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Welcome to the Fishing Report from Townsend, Tennessee in the Great Smoky Mountains. At 4:49 am, the temperature is 40.5 degrees. Today’s high temperature will rise to about 70 degrees. Tonight’s low will be in the high 40’s. It should be sunny all day.
Tomorrow through Tuesday will be about the same. Then, it will be cooler with highs in the 60’s. By next weekend, lows at night are predicted to drop into the 30’s and possibly below freezing Saturday night. There is not much of a chance for rain through November 17th.
Little River is flowing at 38 cubic feet per second (cfs) or 1.28 feet on the flow gauge. Median flow for this date is 140 cfs. Average flow is 174 cfs. The water temperature is 53.8 degrees.
The guys at the shop are telling me, fishermen are doing well. Buddy had a good day on the West Prong of Little River. I can’t remember exactly how many trout Daniel told me he caught. I think it was between 20 and 30. Buddy always wears nice fly fishing camouflage shirts. What does that tell you? Stealth!
Stealth is so important. The sun is bright. The water is low. Trout are spooky.
Other anglers are doing well too. Some fishermen are doing best using nymphs. So, don’t go and just use dry flies unless that is what you want to do. Dries are working too. Try both.
The fishermen who are doing well, understand how to fish low water conditions. Maybe they are seasoned anglers, who have fished in all kinds of conditions in the Smokies. Maybe they are learning now.
Until the water temperature drops into the mid 40’s or lower, fishing is going to be pretty good. Fishing is best when the water temp is in the 50’s and low 60’s. When the water drops to 40 degrees, fishing is usually very slow. The trout’s metabolism slows. They don’t need much food to survive. That is natures way of getting these fish through the winter, alive. There is not much to eat for the average trout, during the winter.
Larger trout, browns in particular, eat other fish. When they reach a certain size, they become predators. After they finish spawning, they will be hungry. They will feed when the water is cold, for a few weeks.
It is still pretty here. We have not had wind so leaves are hanging on, or at least some are. Some of the trees are still colorful. It looks different from the front of our house now, which faces some of the mountains on this side of Cades Cove. We can see the mountains again, with less leaves on the trees. Our view is almost totally obscured during the Summer. It is nice to see the mountains. The view will get better when we get some wind.
We turned on the heat yesterday morning. Later in the day we opened the windows. It will be the same today. It is really nice outside after the morning chill is over.
I worked 10 hours yesterday, starting early. I quit about 3:30 pm. Then, it was football time. Wendy and Boyd came over. We ate shrimp and crab cakes until I was about to pop. I started working this morning at 4:45 am. But to me, it was 5:45 which is about my normal time. Paula and I didn’t change our clocks. We decided to remain on daylight savings time. We did it last year and liked it. I like going outside after work, and still enjoying daylight. Today, I will probably work until 3 pm your time, which is 4 pm my time. Sunset will be at 6:30 pm, my time.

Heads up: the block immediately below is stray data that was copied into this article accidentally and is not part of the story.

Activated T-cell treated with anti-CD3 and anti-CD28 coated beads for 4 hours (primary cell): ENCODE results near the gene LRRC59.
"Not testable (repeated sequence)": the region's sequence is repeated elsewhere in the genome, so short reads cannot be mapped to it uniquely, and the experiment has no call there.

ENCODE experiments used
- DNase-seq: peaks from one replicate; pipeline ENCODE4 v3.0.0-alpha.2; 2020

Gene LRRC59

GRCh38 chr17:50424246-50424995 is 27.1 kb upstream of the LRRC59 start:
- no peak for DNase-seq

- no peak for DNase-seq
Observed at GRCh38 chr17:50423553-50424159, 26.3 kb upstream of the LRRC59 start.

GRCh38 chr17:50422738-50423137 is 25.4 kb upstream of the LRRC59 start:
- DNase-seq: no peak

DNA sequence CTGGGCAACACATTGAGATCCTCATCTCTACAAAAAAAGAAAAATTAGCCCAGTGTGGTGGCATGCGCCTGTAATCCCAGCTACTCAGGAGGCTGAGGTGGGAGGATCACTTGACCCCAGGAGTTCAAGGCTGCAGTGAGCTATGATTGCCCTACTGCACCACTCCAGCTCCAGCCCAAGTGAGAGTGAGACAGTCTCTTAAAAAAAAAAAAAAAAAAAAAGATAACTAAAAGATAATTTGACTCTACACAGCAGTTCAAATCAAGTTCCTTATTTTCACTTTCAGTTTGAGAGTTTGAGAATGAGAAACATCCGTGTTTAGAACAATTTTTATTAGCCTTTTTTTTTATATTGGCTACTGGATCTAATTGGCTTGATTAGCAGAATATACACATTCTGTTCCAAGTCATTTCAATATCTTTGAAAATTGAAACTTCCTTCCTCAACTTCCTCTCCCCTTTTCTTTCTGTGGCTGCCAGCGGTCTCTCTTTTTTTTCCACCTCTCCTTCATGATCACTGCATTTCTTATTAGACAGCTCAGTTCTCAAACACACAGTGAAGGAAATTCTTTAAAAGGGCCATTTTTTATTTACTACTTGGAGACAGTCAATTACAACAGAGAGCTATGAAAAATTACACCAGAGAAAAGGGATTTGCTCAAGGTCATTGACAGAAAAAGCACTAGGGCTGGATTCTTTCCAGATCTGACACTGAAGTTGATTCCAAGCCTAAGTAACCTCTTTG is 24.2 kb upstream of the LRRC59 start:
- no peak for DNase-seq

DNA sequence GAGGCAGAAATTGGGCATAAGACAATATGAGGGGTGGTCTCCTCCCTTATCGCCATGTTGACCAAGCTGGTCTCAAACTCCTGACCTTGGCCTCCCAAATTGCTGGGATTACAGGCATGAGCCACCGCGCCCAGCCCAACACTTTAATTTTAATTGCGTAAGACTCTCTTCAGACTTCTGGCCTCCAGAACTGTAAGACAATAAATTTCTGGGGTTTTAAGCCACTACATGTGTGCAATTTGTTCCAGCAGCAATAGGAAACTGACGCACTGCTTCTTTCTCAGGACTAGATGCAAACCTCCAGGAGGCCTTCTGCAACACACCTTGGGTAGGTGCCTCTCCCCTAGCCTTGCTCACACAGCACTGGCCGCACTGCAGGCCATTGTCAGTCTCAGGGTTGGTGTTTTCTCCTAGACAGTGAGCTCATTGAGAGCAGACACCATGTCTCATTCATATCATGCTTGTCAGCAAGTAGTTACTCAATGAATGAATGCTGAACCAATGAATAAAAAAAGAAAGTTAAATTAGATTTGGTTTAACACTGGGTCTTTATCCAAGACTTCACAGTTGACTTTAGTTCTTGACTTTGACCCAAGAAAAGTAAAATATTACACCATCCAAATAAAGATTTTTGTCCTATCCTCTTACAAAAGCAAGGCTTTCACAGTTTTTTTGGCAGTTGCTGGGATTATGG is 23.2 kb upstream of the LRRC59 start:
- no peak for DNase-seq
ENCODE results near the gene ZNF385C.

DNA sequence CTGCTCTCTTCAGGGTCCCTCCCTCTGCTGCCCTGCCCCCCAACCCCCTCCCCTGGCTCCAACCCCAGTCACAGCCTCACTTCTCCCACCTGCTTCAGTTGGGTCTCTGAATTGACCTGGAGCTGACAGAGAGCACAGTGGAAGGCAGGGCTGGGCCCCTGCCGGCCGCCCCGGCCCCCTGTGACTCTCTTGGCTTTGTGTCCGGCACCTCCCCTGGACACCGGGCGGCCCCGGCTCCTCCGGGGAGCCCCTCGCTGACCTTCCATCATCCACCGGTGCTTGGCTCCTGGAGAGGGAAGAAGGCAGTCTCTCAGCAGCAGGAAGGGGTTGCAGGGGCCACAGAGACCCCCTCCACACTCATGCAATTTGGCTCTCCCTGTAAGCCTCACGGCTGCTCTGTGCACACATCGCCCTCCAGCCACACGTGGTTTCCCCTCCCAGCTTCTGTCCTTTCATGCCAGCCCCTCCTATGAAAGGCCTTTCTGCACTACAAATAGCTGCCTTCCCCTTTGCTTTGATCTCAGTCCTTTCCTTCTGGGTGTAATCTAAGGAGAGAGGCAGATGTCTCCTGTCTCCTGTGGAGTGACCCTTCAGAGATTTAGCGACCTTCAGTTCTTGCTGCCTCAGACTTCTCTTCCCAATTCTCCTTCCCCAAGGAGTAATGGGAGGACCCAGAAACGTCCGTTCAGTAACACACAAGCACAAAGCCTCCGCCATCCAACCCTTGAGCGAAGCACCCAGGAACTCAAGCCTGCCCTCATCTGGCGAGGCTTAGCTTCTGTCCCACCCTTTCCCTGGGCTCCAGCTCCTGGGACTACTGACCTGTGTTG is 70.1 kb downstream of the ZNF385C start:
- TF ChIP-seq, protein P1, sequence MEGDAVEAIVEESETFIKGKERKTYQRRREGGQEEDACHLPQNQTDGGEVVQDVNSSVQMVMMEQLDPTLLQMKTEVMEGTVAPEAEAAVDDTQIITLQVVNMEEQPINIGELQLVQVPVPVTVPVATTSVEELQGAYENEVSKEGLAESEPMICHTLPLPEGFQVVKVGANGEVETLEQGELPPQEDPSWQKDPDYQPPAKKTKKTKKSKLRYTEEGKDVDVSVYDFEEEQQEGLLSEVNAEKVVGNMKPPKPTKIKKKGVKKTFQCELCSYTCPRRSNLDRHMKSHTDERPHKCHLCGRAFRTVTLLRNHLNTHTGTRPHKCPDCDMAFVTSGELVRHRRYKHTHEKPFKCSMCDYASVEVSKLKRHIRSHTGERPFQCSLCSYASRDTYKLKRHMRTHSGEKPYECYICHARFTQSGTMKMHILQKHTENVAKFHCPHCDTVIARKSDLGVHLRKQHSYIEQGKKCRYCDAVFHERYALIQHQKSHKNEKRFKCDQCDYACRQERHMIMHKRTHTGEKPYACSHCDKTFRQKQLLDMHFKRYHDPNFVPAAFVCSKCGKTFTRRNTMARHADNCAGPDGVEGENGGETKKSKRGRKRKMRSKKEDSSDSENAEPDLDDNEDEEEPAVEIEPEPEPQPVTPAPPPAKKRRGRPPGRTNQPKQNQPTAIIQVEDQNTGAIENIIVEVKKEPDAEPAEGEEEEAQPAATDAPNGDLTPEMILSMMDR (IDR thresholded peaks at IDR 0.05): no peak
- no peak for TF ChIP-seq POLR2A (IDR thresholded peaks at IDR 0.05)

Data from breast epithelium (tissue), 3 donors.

No “falling back” or “springing forward” for us. This may go on forever. I lived under the old system way too long.
The weather experts say we are going to have a warm, dry early Winter. The drought is expected to persist for a while. I also read, Spring will come late this year in our region. It may turn cold late this winter. What we need is rain or snow.
Every morning, after daybreak, I go outside to scatter seed for the birds. For the past few weeks, I have been greeted every morning by a skunk. I haven’t seen the skunk, but I know it’s there. It was there last night when Wendy and Boyd left. It will be there this morning. That pole cat sends a signal, telling me to leave it alone.
I won’t mess with a skunk. That lesson was learned long ago. I was sprayed when I was a kid, doing something stupid. I will never forget that. My mother threw my clothes away.
Another time, decades ago, Wayne and I were camping and fishing in the park. I think we were at Smokemont. Every evening, when we were preparing dinner and eating, several skunks entered our camp, looking for a handout. They would even walk under the picnic table during dinner, while we were sitting there. It is hard to enjoy a meal, when skunks are stepping on your feet.
They didn’t spray, until Wayne picked up a handful of gravel, and threw it at one of the skunks. The animal turned around and let it go. We both ran into the darkness, laughing and cursing at the same time. We did not get a direct hit, thankfully.
When I was young, my sister’s German shepherd killed a solid white skunk. That was one tough dog. I had never seen a white skunk. I wanted the skin. So, I took it into our garage, leaving the big doors open, to skin the animal.
My mother offered to help, or maybe she was enlisted. I can’t remember. We worked on the skunk for a few minutes, then ran outside for fresh air. Then we went back to work. We never finished. We gave up. We laughed about that for years.
It came back to haunt me at times.
When my mother and I talked about something we detest, the skunk skinning story was sometimes mentioned, especially when it was favorable to her side of the debate.
“Byron, you should clean your room.” “I hate doing that”. “It’s not as bad as skinning a skunk”. She never forgot.
Have a great day and thank you for being here with us.
November 6, 2016